In the end nothing Mueller did was necessary after the first 24 hours or perhaps 1 month to dot the I’s and cross the T’s. It was clear the President was not involved day one. Therefore a total enquiry of Russian activities could have been managed by counter intelligence and other agencies. You might make the arguement that the matters of Hillary and other political figures required a special counsel but here I won’t delve into the picadillo’s of Hillary Clinton.

            You say ” There was no other way.” indicating a grand jury was needed. Not so. There was no stated crime for a grand jury to pass judgement on. The appointment of a special prosecutor was not the problem. The problem was who was appointed and the fact that the special counsel could evaluate and see he was not needed after a very short period of time.

          2. A prosecutor can bring charges, directly, without a grand jury.
            So it is not true that “there is exactly one way” for a prosecutor to bring charges.
            Additionally, Mueller was free to come to a conclusion that Trump committed a crime if he’d made that determination.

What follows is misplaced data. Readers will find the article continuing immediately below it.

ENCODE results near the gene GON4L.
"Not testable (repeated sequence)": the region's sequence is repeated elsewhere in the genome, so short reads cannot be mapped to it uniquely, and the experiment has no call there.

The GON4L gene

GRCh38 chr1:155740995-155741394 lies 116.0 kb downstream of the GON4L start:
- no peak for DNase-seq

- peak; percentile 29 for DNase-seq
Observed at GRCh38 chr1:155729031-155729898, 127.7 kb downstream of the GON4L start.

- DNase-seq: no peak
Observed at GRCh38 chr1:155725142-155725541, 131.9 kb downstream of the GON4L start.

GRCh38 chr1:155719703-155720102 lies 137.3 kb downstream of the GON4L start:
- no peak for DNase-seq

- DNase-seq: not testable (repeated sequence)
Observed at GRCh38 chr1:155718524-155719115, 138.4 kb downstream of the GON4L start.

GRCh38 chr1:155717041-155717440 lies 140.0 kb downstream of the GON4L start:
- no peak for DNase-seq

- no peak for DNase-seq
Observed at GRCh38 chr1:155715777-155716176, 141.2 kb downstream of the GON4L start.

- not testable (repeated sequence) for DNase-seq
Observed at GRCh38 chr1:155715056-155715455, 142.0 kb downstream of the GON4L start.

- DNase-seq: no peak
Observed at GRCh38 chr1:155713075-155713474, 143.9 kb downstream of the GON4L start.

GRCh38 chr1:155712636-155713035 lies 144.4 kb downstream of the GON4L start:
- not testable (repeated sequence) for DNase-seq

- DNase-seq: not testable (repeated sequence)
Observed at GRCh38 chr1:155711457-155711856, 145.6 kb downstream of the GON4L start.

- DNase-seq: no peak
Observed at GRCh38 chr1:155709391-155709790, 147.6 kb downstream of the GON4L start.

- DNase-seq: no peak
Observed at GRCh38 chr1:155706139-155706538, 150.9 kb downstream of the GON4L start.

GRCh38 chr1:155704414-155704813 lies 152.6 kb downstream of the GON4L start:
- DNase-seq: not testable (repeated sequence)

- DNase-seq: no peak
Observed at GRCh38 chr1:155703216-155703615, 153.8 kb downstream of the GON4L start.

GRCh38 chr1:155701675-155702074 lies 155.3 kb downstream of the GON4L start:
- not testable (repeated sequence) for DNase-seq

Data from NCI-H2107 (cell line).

He could have expressed that view irrespective of the DOJ policy on indicting a president.

            1. Tom, yes Mueller could have made that decision and I wish he had, but he explained his reasoning about fairness and it’s logical if not mandatory.

              1. Anon, Leaving aside the question of Mueller’s reasoning, it doesn’t look like he wants to stick around to defend either his reasoning or his report.

                1. Tom, while I would love to hear him talk about the details, personalities, and the law in his report, his position is admirably about avoiding the politics and sticking to his limited view of the job. I believe he will have to testify before Congress, but that he’ll be as tight lipped as possible. While Trump supporters complain about that, the odds are very high they’d be doubly unhappy if he was a Chatty Kathy.